Hide and seek on arms


EVEN AS the United Nations is pressing Iraq to open all its chemical weapons facilities to international inspectors, President Bush has backed away from requiring similar inspections to verify a treaty to ban chemical weapons.

Arms controllers deem it essential to verify compliance with a ban by allowing inspectors access to any facility suspected of manufacturing or storing chemical arms.

But other Pentagon and intelligence officials fear that such rTC unfettered inspections could come back to haunt the U.S. if inspectors sought access to secret sites that don't house chemical arms. These officials prefer to shield U.S. facilities that perform intelligence and other functions.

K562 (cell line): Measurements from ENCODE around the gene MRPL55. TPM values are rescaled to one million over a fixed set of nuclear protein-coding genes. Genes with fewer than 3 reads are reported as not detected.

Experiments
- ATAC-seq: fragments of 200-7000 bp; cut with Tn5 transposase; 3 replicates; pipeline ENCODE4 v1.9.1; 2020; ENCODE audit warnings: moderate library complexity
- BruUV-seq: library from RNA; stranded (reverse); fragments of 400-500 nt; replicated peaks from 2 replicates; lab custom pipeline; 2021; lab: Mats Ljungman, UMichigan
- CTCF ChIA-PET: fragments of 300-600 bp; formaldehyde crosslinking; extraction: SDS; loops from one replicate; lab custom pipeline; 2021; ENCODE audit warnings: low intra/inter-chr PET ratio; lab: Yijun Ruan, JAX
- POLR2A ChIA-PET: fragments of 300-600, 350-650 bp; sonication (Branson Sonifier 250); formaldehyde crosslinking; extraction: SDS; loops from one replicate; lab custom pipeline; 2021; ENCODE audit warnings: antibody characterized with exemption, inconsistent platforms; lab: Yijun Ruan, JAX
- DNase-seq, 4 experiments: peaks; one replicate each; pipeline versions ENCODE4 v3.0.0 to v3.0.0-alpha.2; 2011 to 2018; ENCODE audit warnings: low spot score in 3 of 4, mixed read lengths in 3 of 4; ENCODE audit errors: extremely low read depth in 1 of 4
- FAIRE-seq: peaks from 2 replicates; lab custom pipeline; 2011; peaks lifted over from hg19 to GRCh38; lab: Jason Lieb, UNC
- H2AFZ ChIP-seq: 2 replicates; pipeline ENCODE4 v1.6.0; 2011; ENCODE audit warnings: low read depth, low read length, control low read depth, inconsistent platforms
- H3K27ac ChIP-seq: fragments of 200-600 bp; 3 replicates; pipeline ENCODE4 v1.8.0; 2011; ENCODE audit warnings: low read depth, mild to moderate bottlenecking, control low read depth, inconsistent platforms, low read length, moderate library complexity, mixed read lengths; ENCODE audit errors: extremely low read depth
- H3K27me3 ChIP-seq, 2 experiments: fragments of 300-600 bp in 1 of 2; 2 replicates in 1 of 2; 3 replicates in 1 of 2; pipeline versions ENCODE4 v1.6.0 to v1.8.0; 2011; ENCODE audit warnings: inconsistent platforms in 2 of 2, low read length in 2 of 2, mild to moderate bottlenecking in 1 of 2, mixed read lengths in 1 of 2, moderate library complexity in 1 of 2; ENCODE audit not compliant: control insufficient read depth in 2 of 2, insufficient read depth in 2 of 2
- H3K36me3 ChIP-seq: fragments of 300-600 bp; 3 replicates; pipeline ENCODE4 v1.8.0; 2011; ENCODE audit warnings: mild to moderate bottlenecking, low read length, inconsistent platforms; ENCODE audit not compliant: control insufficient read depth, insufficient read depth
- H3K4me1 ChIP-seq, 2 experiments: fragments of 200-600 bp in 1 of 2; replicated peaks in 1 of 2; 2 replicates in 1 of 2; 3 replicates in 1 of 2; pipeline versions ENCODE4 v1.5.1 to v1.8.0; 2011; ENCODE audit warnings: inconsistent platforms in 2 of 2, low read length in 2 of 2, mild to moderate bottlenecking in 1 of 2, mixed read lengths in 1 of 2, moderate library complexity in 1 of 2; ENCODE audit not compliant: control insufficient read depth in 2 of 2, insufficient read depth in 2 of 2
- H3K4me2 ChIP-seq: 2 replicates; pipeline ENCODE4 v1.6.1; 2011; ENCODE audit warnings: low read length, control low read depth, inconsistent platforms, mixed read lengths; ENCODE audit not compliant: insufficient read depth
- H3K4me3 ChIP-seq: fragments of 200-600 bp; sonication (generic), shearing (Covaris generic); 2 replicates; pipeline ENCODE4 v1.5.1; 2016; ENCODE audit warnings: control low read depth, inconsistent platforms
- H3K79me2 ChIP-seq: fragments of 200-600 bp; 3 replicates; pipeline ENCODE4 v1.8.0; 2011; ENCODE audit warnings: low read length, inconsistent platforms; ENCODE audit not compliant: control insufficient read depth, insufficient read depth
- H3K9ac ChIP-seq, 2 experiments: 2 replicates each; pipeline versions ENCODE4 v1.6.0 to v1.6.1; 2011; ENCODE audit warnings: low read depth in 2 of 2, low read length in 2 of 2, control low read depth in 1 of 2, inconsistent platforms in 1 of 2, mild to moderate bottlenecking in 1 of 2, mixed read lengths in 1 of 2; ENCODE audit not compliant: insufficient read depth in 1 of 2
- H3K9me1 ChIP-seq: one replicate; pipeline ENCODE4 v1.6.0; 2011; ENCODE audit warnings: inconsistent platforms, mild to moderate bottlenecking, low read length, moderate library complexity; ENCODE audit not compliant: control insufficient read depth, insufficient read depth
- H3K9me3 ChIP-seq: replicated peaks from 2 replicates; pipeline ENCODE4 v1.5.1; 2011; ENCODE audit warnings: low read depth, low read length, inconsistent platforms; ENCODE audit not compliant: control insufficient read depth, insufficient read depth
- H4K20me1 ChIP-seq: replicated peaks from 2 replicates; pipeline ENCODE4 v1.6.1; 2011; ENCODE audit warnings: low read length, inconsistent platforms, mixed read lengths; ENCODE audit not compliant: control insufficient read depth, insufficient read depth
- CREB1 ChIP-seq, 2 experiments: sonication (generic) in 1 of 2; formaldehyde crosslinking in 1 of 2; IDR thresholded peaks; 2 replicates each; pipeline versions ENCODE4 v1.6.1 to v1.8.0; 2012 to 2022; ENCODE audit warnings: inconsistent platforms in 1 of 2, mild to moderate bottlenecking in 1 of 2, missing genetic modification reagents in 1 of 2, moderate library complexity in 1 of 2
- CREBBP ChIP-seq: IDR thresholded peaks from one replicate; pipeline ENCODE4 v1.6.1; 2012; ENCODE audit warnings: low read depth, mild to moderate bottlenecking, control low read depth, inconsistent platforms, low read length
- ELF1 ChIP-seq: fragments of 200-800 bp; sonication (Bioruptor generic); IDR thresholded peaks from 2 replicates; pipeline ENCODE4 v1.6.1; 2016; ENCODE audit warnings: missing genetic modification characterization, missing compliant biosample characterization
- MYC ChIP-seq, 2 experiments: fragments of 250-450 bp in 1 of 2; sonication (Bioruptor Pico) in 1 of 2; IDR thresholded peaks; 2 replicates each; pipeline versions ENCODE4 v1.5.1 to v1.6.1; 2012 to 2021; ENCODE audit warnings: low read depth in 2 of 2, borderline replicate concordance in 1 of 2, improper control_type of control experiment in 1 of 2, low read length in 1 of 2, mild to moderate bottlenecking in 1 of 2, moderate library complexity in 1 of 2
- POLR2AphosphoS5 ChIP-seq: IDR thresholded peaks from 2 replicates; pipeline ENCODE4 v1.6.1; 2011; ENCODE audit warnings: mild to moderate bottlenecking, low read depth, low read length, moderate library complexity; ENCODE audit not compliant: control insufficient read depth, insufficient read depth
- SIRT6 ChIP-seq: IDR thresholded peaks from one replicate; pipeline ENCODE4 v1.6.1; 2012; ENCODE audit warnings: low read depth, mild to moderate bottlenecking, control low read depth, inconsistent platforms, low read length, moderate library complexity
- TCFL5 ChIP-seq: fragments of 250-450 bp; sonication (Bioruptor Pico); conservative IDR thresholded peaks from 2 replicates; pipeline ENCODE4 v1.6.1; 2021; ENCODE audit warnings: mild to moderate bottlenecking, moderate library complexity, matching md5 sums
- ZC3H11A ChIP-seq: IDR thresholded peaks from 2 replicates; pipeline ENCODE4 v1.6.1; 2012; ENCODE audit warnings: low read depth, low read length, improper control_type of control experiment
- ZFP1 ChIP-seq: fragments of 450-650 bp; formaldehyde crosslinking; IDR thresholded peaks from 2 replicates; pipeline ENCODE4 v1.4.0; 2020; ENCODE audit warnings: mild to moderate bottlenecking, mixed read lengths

The British proposed a compromise that would allow drawing a perimeter around a facility to allow international inspectors close enough to assure themselves that it has nothing to do with chemical arms. But some American officials feel that would still be too close for comfort.

President Bush has sided with them and gotten the British to back off. He's prepared to allow states to refuse prompt and proximate access to facilities. That would enable them to stall inspectors and evade the ban.

The perverse decision alienates Western governments that saw the need for serious on-site inspections to deter cheating and makes it easier for Third World states to oppose such inspections. And it may lead an insecure state that suspects a neighbor of cheating to hold onto its own chemical weapons rather than rely on a weakly enforced treaty.

Bush has his priorities wrong. Halting the proliferation of chemical arms is more important than hiding secret U.S. sites from inspection.

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